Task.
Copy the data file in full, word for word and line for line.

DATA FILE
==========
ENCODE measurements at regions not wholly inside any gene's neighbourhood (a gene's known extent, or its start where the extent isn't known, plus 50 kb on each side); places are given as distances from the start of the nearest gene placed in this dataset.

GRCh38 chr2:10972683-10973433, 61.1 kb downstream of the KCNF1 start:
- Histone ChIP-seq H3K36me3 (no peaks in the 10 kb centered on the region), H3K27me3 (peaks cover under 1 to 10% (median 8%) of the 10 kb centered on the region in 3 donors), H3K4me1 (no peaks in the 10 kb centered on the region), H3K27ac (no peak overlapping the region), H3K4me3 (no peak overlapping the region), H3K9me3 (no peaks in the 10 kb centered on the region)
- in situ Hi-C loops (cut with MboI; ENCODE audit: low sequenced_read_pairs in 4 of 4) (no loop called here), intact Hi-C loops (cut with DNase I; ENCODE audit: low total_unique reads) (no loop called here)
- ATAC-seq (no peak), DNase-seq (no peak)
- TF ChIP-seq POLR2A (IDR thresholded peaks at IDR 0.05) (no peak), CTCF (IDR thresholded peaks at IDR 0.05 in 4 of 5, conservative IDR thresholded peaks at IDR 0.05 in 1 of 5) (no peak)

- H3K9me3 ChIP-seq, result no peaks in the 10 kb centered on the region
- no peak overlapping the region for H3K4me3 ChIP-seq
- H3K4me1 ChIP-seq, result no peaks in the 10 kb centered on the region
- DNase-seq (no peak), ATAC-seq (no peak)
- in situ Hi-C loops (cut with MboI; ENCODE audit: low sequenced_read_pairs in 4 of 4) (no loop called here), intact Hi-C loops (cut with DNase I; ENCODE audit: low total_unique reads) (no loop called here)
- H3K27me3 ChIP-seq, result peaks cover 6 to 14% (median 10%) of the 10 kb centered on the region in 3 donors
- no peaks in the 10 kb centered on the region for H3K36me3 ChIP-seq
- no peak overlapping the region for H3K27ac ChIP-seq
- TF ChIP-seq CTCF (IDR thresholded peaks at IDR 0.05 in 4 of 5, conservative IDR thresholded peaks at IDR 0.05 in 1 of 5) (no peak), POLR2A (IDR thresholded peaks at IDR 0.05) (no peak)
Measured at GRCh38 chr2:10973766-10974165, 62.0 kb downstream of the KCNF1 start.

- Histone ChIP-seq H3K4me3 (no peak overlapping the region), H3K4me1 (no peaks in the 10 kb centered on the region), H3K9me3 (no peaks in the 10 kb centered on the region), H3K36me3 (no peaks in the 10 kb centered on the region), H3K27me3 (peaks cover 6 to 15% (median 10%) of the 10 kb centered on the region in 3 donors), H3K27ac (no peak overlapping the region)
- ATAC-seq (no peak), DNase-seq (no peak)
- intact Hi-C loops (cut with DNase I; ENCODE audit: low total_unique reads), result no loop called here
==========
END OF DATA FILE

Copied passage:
ENCODE measurements at regions not wholly inside any gene's neighbourhood (a gene's known extent, or its start where the extent isn't known, plus 50 kb on each side); places are given as distances from the start of the nearest gene placed in this dataset.

GRCh38 chr2:10972683-10973433, 61.1 kb downstream of the KCNF1 start:
- Histone ChIP-seq H3K36me3 (no peaks in the 10 kb centered on the region), H3K27me3 (peaks cover under 1 to 10% (median 8%) of the 10 kb centered on the region in 3 donors), H3K4me1 (no peaks in the 10 kb centered on the region), H3K27ac (no peak overlapping the region), H3K4me3 (no peak overlapping the region), H3K9me3 (no peaks in the 10 kb centered on the region)
- in situ Hi-C loops (cut with MboI; ENCODE audit: low sequenced_read_pairs in 4 of 4) (no loop called here), intact Hi-C loops (cut with DNase I; ENCODE audit: low total_unique reads) (no loop called here)
- ATAC-seq (no peak), DNase-seq (no peak)
- TF ChIP-seq POLR2A (IDR thresholded peaks at IDR 0.05) (no peak), CTCF (IDR thresholded peaks at IDR 0.05 in 4 of 5, conservative IDR thresholded peaks at IDR 0.05 in 1 of 5) (no peak)

- H3K9me3 ChIP-seq, result no peaks in the 10 kb centered on the region
- no peak overlapping the region for H3K4me3 ChIP-seq
- H3K4me1 ChIP-seq, result no peaks in the 10 kb centered on the region
- DNase-seq (no peak), ATAC-seq (no peak)
- in situ Hi-C loops (cut with MboI; ENCODE audit: low sequenced_read_pairs in 4 of 4) (no loop called here), intact Hi-C loops (cut with DNase I; ENCODE audit: low total_unique reads) (no loop called here)
- H3K27me3 ChIP-seq, result peaks cover 6 to 14% (median 10%) of the 10 kb centered on the region in 3 donors
- no peaks in the 10 kb centered on the region for H3K36me3 ChIP-seq
- no peak overlapping the region for H3K27ac ChIP-seq
- TF ChIP-seq CTCF (IDR thresholded peaks at IDR 0.05 in 4 of 5, conservative IDR thresholded peaks at IDR 0.05 in 1 of 5) (no peak), POLR2A (IDR thresholded peaks at IDR 0.05) (no peak)
Measured at GRCh38 chr2:10973766-10974165, 62.0 kb downstream of the KCNF1 start.

- Histone ChIP-seq H3K4me3 (no peak overlapping the region), H3K4me1 (no peaks in the 10 kb centered on the region), H3K9me3 (no peaks in the 10 kb centered on the region), H3K36me3 (no peaks in the 10 kb centered on the region), H3K27me3 (peaks cover 6 to 15% (median 10%) of the 10 kb centered on the region in 3 donors), H3K27ac (no peak overlapping the region)
- ATAC-seq (no peak), DNase-seq (no peak)
- intact Hi-C loops (cut with DNase I; ENCODE audit: low total_unique reads), result no loop called here